My Mad Method: The 'Rating Signal'

by: J.D. Welch

In the September edition of the My Mad Method [MyMM] sub-series, "What Next To Buy, And Why?" I mentioned a kind of "Rating" signal that I've incorporated into my copy of the MyMM spreadsheet. I apply this Rating Signal to stocks that I'm considering buying to help me narrow down my choices to the next stocks that I want to purchase out of my combined superlist of my watchlist and my portfolio list. I promised in that article that I'd write a "future article soon" that describes how this Rating Signal works, so here it is.

I use My Mad Method to rank stocks on my watchlist, in my portfolio, and on my superlist based on how each of the stocks on these lists rank in 17 different metrics that I've built up over the course of about a year of managing my own portfolio. Like golf, the lower a stock's MyMM Rank, the better it should be as a choice to either add to my portfolio, or to add more to an existing position in my portfolio. However, the MyMM Rank isn't enough to make me just pull the trigger and buy a stock. It is merely a tool to help me evaluate choices vis-à-vis each other, but it is not the only tool that I use.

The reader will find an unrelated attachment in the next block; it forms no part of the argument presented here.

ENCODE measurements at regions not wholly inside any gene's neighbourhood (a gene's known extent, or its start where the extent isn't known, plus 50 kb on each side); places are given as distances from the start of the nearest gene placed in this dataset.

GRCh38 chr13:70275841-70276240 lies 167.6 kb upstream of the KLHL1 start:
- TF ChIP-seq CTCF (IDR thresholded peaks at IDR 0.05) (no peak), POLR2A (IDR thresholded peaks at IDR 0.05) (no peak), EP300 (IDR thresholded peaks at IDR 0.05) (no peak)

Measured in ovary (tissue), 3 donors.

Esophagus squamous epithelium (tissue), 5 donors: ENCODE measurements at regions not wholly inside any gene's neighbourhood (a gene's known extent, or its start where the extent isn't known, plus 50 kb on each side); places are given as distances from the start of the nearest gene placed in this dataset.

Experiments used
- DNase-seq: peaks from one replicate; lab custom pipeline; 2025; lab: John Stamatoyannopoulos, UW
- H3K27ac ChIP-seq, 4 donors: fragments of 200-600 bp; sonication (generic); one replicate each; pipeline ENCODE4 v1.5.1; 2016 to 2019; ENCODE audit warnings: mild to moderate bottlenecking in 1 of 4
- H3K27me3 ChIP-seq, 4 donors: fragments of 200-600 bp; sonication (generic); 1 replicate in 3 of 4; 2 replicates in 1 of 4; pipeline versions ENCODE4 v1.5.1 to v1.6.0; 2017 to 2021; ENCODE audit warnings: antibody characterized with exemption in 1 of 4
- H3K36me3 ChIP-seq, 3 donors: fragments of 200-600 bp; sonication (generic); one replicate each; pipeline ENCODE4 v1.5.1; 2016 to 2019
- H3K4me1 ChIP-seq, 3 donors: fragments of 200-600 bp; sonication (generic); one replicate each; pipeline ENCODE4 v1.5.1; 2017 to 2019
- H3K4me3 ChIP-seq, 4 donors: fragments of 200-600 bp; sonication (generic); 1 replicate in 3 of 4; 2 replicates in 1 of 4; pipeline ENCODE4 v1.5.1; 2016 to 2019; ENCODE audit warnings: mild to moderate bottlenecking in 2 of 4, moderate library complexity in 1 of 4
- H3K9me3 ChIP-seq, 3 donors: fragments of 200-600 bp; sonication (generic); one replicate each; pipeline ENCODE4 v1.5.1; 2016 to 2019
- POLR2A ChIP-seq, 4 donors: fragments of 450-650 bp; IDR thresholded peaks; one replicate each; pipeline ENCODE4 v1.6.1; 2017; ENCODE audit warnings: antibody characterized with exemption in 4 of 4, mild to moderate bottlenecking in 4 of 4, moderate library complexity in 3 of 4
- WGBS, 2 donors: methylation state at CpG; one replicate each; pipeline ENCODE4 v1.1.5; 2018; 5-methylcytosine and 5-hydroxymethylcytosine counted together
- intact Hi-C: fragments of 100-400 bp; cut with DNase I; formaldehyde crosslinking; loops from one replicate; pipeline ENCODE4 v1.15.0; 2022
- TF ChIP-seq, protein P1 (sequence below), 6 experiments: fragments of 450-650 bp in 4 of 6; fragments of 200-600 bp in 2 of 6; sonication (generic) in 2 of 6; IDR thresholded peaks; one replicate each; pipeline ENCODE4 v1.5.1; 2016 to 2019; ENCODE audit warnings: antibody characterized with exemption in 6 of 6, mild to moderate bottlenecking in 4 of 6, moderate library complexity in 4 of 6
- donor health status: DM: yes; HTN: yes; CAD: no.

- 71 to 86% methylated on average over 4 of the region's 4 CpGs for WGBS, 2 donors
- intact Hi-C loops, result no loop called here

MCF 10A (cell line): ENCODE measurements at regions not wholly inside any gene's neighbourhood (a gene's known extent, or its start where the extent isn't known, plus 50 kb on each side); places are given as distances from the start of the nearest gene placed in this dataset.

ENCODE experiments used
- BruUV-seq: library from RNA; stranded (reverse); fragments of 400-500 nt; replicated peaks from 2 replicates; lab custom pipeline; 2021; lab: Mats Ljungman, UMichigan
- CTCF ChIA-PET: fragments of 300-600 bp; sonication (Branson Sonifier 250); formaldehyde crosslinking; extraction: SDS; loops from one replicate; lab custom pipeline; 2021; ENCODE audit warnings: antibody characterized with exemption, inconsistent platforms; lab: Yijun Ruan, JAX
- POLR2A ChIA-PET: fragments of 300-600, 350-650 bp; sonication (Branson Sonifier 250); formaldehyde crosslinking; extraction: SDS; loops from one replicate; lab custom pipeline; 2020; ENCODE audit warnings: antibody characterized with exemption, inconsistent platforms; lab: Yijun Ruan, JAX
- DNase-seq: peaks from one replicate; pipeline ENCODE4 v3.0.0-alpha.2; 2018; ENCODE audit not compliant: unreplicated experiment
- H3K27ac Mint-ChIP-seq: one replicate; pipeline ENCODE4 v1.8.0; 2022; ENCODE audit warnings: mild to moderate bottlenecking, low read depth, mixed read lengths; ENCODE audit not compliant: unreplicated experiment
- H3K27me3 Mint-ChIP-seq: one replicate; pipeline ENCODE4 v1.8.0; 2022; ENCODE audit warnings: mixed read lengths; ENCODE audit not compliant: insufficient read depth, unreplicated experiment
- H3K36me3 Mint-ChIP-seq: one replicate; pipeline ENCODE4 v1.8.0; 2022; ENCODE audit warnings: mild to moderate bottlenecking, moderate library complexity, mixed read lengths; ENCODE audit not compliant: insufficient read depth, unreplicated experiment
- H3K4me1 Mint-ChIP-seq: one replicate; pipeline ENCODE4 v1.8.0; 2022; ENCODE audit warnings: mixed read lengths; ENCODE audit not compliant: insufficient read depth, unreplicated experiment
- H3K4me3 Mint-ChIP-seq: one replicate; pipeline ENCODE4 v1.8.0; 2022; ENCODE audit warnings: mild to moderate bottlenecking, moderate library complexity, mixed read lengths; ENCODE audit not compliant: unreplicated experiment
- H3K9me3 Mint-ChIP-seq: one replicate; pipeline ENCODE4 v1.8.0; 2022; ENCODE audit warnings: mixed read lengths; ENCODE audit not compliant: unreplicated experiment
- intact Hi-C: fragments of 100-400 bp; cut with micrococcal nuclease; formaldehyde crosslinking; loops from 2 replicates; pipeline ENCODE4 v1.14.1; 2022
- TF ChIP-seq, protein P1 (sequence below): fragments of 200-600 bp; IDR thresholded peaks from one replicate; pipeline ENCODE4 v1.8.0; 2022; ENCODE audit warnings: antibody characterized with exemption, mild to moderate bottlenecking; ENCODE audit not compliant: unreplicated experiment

In addition to a good deal of due diligence (or at least as much as I can manage to squeeze in between work and family time), I've made some other modifications to my copy of the MyMM spreadsheet to help me zero in on which stocks are really the best candidates for any available cash that I have to deploy in my IRA. The most recent of those modifications is what I refer to as the Rating Signal, which is the culmination of a number of evaluations now built into my copy of the MyMM spreadsheet, and it works like this:

Over time, and thanks to the 6.29% yield that my portfolio current throws off, cash accumulates in my IRA account that I eventually want to deploy by purchasing one or more stocks. I'm now trying to contribute the maximum amount the IRS allows me to into my IRA each year, too, which for me at 50 years young is currently $6,000 a year, but I can't do that all in one chunk. In addition, sometimes I decide to liquidate some or all of a current position for various reasons, such as taking profits from fantastic price appreciation, cutting its dividend or failing the Chowder Dividend Rule [CDR] test. All of these things can contribute to an amount of cash that I don't want to be sitting idle when it could be put to better use invested in a company that has a healthy and growing dividend.